House Dem: Obama promised to push for public option later

Rep. Raul Grijalva says Obama blamed the Senate for the public option's demise, but will fight for it down the road

By Mike Madden
March 5, 2010 3:05AM (UTC)
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President Barack Obama, accompanied by registered nurse Barbara Crane, speaks about health care reform, Wednesday, March 3, 2010, in the East Room of the White House in Washington. (AP Photo/Charles Dharapak) (AP)

A key House progressive says President Obama blamed the Senate Thursday for the fact that a public insurance option has been dropped from healthcare reform legislation -- but promised to push for one in the future, after the current bill passes.

"The meeting with President Obama today was productive and necessary, and I was glad to hear him speak frankly about where we stand on healthcare legislation," said Rep. Raúl Grijalva, D-Ariz., the co-chairman of the Congressional Progressive Caucus, in a statement after meeting with Obama Thursday. Grijalva had told Salon Wednesday he might not vote for the healthcare bill, in part because the public option had been dropped. The meeting at the White House Thursday was aimed to keep him and other liberals on board. "He said the public option -- a well-known and long-standing progressive priority -- lacks enough Senate support to be included in the final package. However, he personally committed to pursue a public option after passage of the current bill."


Grijalva's statement was much less skeptical than he had sounded in person on Wednesday. "I remain concerned about elements of the bill, but was encouraged by the president’s outreach and interest in a substantive discussion," he said. "We agree that expanding health care access and quality, while bringing down costs, is a top priority this year, and I intend to continue playing a constructive role until Congress holds its final vote."

Senate Democratic aides tend to agree with Obama's assessment; though the public option is popular with voters, and has the support of most House and Senate Democrats, it may not actually have the 51 votes it would need to pass through the budget reconciliation process. A group of progressive organizations is trying to push Senate Democrats to support it, and has 35 lawmakers on the record backing the idea.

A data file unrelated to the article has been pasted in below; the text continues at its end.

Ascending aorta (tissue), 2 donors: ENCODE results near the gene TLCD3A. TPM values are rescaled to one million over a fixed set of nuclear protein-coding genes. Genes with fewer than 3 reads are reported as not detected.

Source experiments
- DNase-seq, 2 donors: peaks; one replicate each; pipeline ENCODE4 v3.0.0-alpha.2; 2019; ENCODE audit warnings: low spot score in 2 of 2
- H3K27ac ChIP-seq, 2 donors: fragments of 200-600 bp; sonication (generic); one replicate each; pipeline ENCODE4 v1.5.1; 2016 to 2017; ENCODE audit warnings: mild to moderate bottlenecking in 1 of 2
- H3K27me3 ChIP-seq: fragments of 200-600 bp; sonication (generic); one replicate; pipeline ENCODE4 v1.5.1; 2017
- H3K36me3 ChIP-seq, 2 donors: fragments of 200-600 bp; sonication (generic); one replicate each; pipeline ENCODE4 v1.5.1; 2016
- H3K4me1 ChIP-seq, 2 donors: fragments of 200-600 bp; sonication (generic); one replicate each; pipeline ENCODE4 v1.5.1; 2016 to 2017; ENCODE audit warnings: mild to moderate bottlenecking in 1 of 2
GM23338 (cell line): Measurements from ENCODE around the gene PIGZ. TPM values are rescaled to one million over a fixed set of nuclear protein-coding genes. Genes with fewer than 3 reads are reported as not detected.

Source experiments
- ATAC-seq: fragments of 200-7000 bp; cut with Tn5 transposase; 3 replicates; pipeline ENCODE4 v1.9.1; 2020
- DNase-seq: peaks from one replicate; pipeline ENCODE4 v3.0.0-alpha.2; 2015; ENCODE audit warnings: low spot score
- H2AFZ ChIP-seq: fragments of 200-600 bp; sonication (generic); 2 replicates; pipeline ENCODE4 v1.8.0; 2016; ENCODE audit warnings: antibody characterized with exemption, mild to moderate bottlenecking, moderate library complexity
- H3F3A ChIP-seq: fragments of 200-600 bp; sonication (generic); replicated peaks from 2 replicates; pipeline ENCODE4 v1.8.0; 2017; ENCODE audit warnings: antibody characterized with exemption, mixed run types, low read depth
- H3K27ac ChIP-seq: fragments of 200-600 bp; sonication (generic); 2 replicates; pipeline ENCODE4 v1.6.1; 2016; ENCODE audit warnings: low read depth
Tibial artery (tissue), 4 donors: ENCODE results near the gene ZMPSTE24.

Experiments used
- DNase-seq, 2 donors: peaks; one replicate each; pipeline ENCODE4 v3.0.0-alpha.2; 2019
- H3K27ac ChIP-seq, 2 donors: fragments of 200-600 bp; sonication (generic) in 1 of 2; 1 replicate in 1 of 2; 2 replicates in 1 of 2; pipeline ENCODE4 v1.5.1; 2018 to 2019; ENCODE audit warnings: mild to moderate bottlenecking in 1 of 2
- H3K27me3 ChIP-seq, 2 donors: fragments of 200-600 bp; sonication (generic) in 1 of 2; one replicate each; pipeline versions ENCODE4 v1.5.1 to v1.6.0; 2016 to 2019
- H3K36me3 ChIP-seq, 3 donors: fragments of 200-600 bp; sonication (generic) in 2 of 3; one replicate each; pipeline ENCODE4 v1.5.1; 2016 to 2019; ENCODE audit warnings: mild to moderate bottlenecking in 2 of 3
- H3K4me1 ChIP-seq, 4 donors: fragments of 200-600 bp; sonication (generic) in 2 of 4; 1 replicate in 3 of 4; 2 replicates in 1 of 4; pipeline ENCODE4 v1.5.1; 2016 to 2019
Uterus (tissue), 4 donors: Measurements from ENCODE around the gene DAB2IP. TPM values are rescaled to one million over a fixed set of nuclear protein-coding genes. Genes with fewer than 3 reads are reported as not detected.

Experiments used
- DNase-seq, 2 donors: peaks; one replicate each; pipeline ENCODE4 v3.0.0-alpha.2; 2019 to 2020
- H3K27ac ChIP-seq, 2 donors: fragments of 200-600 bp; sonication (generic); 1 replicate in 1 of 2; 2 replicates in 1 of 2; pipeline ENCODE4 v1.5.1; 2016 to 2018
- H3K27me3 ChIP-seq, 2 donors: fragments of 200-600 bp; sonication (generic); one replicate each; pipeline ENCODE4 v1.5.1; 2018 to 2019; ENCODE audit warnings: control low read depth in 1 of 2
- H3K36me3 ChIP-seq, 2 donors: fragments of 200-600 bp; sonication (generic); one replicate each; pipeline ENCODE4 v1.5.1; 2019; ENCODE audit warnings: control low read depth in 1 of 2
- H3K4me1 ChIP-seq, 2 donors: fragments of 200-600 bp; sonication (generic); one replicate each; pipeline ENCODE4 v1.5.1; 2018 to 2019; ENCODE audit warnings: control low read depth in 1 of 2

The promise to push for a public option later isn't likely to convince them to drop the pressure; in fact, if Obama says the Senate is the problem, that's likely to increase it.


UPDATE: Adam Green, a co-founder of one of the groups pushing the public option, just e-mailed Salon the White House is on the wrong side of the debate. "Obama is telling America, 'No, we can't,'" Green said. "But as Senate moderates like Tim Johnson, Tom Udall, Jeanne Shaheen and 32 other senators joined the call for the public option in the past two weeks, the truth became increasingly clear: 'Yes, we can.' If President Obama doesn't think the votes exist in the Senate, he needs to name which senators would oppose it. If he's too weak to stomach that, than he needs to get out of the way and let those who know how to fight lead the charge."

For House Democratic leaders, meanwhile, keeping liberals happy is a top priority as they search for the 217 votes they'll need to pass the Senate's version of the healthcare bill, and then a separate reconciliation measure to "fix" it with some changes. The meeting at the White House today was the first one liberals have had with Obama on healthcare since Oct. 27. But it might not be the last one in the next few weeks. The administration wants the House to vote on the Senate bill by March 18, before Obama leaves for a trip to Asia.

Mike Madden

Mike Madden is Salon's Washington correspondent. A complete listing of his articles is here. Follow him on Twitter here.

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